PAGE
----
Vaccinating teachers early isn’t exactly a radical proposal. In the US, everyone who works in a school – from teachers to bus drivers – is classed as category 1b, meaning they’re next in line after older people in long-term care facilities and health care workers. In some parts of the US, teachers have already had their jabs; most will be vaccinated by February.
Here, the country’s 66,000 teachers are currently 11th on the list of the government’s priorities. That puts them behind everyone over 65, healthcare workers, “people aged 18 to 64 living or working in crowded settings” (9th) and key workers “in essential jobs who cannot avoid a high risk of exposure” (10th on the list).
This list was drawn up according to several key principles, including moral equality, fairness and minimising harm. Vaccinating healthcare workers meets the minimising harm threshold, as it also benefits “the patients they care for, producing a multiplier effect. Society also has a reciprocity-based duty to protect those who bear additional risks to safeguard the welfare of others”. But isn’t the same true of teachers?
Several things have changed since this plan, which was always supposed to be an evolving one, was devised. The first is that schools were still open then, and there was a reasonable degree of confidence that they wouldn’t close again.
The second is that the “game-changer vaccine” – the one developed by AstraZeneca with a team from Oxford – looks like it won’t be coming in the quantities anticipated. We also learned this week that Germany believes AstraZeneca hasn’t made enough data available to ascertain the vaccine’s effectiveness in the over 65s.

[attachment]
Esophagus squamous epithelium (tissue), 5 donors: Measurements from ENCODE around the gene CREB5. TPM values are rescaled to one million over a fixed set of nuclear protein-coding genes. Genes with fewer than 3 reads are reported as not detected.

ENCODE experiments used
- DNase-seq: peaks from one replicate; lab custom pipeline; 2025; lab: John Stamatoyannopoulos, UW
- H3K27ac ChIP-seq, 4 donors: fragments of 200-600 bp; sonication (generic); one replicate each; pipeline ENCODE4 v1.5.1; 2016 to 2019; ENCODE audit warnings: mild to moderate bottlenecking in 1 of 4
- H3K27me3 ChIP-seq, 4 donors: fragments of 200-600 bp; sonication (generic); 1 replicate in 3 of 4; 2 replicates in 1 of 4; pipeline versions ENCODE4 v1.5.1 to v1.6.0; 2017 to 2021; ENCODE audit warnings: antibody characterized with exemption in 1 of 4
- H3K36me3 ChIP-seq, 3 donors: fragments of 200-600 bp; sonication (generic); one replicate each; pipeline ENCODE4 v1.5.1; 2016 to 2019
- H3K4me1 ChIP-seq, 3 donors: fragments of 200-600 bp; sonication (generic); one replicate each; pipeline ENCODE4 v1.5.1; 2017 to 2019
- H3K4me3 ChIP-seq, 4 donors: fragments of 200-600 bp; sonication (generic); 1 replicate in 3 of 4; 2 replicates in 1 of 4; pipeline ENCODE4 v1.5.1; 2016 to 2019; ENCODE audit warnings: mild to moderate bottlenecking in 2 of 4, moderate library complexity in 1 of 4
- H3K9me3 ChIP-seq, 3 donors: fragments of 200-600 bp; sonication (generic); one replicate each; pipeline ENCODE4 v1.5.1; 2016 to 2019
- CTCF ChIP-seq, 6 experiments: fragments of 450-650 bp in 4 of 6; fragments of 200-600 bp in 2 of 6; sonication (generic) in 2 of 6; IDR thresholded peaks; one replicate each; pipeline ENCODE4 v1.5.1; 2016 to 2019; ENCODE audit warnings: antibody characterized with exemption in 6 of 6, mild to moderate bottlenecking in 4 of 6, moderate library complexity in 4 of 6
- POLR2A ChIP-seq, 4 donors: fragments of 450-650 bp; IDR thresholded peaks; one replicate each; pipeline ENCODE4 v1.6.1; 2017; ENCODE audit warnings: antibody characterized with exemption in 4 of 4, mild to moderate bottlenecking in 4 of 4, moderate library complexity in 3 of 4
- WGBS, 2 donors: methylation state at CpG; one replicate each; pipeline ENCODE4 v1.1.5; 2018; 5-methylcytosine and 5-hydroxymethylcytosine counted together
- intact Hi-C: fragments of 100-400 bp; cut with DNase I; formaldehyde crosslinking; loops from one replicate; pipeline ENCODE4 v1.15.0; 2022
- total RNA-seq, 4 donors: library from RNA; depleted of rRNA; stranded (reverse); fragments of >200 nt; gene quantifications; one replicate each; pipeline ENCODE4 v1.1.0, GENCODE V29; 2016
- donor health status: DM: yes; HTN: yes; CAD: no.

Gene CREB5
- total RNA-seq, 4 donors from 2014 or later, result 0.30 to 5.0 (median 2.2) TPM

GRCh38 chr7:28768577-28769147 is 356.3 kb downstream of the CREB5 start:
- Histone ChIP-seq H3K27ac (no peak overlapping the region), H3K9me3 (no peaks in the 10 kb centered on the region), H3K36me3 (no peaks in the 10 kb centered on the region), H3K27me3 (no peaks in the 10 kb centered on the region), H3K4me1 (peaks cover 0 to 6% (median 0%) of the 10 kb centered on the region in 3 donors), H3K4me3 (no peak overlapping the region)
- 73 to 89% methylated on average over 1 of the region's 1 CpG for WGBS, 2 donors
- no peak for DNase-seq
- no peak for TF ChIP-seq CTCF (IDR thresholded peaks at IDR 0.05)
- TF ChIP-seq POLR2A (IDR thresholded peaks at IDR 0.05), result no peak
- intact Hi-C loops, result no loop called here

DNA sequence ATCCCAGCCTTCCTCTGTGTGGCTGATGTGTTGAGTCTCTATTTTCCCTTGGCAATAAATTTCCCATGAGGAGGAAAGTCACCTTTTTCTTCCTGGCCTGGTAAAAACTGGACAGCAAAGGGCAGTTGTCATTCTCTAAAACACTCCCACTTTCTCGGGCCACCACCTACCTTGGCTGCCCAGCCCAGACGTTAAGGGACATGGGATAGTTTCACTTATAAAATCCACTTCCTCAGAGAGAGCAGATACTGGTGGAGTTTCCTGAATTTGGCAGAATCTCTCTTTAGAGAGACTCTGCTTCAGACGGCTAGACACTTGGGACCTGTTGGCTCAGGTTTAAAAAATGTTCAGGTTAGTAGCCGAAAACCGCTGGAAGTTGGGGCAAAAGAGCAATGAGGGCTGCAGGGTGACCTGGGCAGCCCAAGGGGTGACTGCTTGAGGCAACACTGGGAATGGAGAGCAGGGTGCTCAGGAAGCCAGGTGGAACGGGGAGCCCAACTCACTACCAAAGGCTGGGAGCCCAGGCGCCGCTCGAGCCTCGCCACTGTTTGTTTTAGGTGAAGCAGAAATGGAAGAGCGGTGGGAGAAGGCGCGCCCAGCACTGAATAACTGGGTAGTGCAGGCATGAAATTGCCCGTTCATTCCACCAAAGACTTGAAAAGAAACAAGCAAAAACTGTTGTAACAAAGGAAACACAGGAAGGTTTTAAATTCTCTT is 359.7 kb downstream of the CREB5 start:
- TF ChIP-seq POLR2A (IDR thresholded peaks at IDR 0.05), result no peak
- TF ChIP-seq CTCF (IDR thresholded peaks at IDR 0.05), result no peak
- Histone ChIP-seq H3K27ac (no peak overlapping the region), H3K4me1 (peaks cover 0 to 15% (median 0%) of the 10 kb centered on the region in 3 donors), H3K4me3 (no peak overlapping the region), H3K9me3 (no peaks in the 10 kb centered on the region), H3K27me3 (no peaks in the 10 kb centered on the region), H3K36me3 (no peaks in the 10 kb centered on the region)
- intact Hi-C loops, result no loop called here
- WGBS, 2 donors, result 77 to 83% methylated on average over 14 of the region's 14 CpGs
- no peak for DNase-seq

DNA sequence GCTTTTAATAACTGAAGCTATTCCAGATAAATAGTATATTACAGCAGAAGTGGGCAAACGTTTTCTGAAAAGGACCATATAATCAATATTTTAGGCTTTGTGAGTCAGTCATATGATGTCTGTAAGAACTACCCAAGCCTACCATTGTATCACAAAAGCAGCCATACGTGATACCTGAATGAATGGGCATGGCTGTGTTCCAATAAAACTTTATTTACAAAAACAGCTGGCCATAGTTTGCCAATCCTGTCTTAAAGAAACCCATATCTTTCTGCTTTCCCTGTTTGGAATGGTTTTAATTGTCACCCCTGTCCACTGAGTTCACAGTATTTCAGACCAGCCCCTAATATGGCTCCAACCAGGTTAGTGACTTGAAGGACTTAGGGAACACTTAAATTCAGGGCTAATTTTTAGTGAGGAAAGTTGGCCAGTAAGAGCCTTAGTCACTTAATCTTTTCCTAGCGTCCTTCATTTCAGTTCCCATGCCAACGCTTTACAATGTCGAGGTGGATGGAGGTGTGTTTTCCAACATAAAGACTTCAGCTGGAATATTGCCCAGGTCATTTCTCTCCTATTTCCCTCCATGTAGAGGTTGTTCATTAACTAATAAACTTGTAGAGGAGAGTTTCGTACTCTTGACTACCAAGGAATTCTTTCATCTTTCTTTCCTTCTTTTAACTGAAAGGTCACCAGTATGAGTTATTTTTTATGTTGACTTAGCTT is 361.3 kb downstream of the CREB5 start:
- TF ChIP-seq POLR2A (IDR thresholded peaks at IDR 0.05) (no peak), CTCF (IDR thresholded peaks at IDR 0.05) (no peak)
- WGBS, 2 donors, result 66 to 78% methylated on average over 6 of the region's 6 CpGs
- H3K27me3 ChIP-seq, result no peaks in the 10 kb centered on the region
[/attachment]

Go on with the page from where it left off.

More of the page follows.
If the pizza boxes full of hope were arriving so fast that timelines could be compressed, wrangling over the order of allocation to various cohorts might be a waste of everyone’s energy. Now that schools are shut and vaccines will initially be scarcer than the Government had predicted, it has become more urgent.
The relationship between teachers’ unions and the government has been fractious throughout the pandemic, culminating earlier this month in a refusal by unions representing teachers and special needs assistants to support the reopening of special education schools. The ugly, public row wasn’t a fair reflection on the heroic efforts being made by thousands of teachers to continue educating their students as best they can, or their genuine desire to get back to school. And it shouldn’t impact on the case being made by unions for the early vaccination of their members.
But the politically unpalatable reality is that for teachers to move up the vaccine list so that a plan can be made for schools reopening, some other group of key workers will have to be moved down. The decision can’t be about who is most deserving, or who shouts loudest. It has to be about what brings the most benefit to society. As one of the physicians on the US committee that drew up the recommendations told NPR, teachers are being prioritised because “children are being left behind”.
Here, the rationale for vaccine allocation is all about fairness, equality and maximising the benefit of every single dose. There are 66,000 teachers responsible for one million pupils. Even a homeschooling parent struggling with Busy at Maths 1 could work out the multiplier effect on that.